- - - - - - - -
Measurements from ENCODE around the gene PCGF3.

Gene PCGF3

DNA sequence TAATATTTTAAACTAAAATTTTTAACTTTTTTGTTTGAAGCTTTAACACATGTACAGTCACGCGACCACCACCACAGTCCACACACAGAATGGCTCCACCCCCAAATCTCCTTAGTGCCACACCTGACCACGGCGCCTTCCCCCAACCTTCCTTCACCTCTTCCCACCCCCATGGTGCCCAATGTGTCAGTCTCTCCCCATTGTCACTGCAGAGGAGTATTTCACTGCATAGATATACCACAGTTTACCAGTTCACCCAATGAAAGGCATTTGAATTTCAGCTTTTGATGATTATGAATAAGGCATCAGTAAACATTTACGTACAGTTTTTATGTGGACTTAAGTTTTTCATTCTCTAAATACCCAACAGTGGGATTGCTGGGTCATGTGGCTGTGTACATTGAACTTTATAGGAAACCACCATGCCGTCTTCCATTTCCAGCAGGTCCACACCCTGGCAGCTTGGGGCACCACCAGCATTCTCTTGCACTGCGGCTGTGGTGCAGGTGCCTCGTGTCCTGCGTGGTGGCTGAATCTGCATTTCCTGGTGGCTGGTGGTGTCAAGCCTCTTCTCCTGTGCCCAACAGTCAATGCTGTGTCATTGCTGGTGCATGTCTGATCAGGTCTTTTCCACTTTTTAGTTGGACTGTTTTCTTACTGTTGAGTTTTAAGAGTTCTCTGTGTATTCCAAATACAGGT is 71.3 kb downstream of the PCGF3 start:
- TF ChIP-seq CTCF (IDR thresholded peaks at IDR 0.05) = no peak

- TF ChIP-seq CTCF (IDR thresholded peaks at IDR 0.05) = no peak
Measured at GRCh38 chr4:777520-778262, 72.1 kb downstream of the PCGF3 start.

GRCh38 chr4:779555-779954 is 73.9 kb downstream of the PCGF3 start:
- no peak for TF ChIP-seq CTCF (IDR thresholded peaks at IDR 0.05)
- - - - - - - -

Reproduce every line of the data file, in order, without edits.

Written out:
Measurements from ENCODE around the gene PCGF3.

Gene PCGF3

DNA sequence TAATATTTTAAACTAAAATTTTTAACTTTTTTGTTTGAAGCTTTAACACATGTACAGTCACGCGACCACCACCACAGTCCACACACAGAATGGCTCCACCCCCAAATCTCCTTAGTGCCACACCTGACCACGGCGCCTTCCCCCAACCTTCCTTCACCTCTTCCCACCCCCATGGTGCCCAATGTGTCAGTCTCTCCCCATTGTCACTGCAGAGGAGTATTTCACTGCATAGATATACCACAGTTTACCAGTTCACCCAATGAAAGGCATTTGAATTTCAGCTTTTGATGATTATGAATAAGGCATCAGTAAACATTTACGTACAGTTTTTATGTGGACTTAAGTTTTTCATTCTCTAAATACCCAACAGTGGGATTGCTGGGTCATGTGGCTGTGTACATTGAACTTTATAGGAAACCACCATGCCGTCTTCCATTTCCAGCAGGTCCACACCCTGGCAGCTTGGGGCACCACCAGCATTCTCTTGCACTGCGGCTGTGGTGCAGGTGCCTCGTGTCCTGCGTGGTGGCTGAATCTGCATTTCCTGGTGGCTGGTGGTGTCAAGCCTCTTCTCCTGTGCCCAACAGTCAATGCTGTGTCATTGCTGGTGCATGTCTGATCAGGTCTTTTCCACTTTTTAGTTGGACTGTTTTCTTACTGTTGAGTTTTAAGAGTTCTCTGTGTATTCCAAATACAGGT is 71.3 kb downstream of the PCGF3 start:
- TF ChIP-seq CTCF (IDR thresholded peaks at IDR 0.05) = no peak

- TF ChIP-seq CTCF (IDR thresholded peaks at IDR 0.05) = no peak
Measured at GRCh38 chr4:777520-778262, 72.1 kb downstream of the PCGF3 start.

GRCh38 chr4:779555-779954 is 73.9 kb downstream of the PCGF3 start:
- no peak for TF ChIP-seq CTCF (IDR thresholded peaks at IDR 0.05)